Immigrant rights advocates in Boston federal court Thursday argued the Trump administration's cancellation of a humanitarian program for immigrants from Haiti, El Salvador and Honduras were decisions steeped in racism, and therefore, unconstitutional.
The lawsuit filed in February asked a federal judge to block Trump's termination of Temporary Protected Status (TPS) for Haitians, Salvadorans and Hondurans, saying the government's actions violate equal protection principles in the U.S. Constitution.
TPS allows certain immigrants to live in the U.S. temporarily and without fear of deportation following natural disasters or amid civil war in their native countries. For Haiti and El Savlador, the designations were established after earthquakes in 2010 and 2001, respectively. Honduras was hit by a massive hurricane in 1998 that leveled the country.
The Lawyers' Committee for Civil Rights and Economic Justice partnered with the advocacy group Centro Presente to file the lawsuit, which states the government's decision to rescind TPS for these three countries was "impermissibly infected by invidious discrimination on the basis of race, ethnicity, and/or national origin and therefore cannot stand."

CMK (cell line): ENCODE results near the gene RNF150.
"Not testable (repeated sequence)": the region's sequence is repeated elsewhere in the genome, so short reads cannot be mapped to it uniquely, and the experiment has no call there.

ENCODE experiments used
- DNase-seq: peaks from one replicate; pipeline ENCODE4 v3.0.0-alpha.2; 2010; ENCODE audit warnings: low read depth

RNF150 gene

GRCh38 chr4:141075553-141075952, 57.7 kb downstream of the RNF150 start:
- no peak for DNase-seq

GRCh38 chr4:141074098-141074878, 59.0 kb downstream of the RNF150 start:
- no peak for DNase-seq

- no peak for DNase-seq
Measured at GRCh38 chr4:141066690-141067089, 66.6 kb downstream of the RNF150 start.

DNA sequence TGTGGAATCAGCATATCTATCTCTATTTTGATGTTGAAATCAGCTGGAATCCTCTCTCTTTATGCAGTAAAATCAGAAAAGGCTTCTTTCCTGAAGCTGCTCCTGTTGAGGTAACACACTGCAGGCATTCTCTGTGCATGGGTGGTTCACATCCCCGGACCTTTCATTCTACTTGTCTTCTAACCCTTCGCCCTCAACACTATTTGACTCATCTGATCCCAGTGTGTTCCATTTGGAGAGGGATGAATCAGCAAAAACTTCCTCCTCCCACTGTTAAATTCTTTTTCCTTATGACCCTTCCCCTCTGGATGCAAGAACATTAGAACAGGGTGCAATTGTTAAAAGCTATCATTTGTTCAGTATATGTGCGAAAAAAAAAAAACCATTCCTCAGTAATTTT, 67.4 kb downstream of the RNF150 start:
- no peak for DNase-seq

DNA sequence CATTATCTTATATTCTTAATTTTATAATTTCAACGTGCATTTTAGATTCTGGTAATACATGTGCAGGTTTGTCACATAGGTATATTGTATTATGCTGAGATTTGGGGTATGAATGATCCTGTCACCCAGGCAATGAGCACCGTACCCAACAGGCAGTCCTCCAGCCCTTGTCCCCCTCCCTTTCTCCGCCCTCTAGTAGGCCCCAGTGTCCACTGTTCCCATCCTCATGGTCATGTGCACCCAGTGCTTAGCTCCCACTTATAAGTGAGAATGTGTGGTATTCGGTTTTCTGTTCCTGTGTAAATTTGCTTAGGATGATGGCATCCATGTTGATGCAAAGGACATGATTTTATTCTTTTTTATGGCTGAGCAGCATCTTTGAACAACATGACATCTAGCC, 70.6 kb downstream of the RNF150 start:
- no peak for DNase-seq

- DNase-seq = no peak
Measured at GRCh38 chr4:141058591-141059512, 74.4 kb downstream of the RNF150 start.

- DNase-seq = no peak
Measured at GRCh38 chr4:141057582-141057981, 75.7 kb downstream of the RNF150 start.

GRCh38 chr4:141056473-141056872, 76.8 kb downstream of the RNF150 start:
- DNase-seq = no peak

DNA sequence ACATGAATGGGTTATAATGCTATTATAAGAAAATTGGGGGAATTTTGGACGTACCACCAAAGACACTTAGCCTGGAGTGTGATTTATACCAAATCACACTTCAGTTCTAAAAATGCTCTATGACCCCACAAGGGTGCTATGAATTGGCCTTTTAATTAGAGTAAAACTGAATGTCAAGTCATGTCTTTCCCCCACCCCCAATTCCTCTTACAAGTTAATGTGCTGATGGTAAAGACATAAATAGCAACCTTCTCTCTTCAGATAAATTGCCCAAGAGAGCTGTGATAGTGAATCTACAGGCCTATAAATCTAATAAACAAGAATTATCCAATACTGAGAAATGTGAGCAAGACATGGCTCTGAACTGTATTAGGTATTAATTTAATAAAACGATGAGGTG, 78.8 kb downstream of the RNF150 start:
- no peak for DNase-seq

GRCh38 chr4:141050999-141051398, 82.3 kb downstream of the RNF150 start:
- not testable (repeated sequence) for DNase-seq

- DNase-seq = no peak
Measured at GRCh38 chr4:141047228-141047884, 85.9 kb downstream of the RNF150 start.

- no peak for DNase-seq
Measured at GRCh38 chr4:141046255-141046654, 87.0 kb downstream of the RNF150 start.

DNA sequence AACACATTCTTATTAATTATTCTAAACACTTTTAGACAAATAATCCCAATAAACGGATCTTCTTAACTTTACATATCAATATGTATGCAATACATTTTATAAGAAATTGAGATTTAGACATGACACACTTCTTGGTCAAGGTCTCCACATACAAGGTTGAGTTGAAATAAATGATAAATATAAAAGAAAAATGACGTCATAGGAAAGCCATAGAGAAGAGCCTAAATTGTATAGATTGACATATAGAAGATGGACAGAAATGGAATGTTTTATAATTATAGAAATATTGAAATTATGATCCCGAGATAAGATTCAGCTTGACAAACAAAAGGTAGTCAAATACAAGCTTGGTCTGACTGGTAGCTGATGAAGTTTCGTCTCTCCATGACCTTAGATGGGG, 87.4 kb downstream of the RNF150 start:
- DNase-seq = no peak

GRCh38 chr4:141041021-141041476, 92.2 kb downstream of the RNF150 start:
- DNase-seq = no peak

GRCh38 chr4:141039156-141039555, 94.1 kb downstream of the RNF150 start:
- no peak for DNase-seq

Iván Espinoza-Madrigal, executive director of the Lawyers’ Committee, pointed to previous comments from President Trump, including equating Latino immigrants with rapists and referring to Haiti as a “shithole” country.
"This isn't about law," said Espinoza-Madrigal. "It's about Trump and his efforts to deport immigrants of color. Congress has expressed its clear intent that the operative word here is 'protected,' not 'temporary.' "
There are an estimated 10,000 TPS recipients from El Salvador, Haiti and Honduras living in Massachusetts and more than 400,000 living across the U.S. They are reported to have more than 200,000 U.S.-citizen children.
The government is seeking to dismiss the lawsuit saying TPS protections are designed to be temporary. Furthermore, the government argues, the statute only allows the administration to evaluate country conditions related to the specific events that precipitated the establishment of a TPS designation in the first place. As the Trump White House has done with other immigration policy matters, the government is shifting the onus onto Congress in order change the TPS statute.
But attorneys for the plaintiffs say past administrations have indeed taken more holistic views of country conditions when evaluating whether to renew a country's TPS status. Lawyers said the Trump administration essentially created this new strict interpretation of its own accord.
The courtroom was standing room only, and, at one point, Judge Denise Casper allowed people waiting outside the court room to come in and sit in the jury box.
Casper said she would take all of the materials into consideration in making her decision on the government's request to dismiss the case.
The attorney for the government asked that, in the event the case does proceed, President Trump be removed as a defendant, stating that decisions on TPS are executed by the Department of Homeland Security.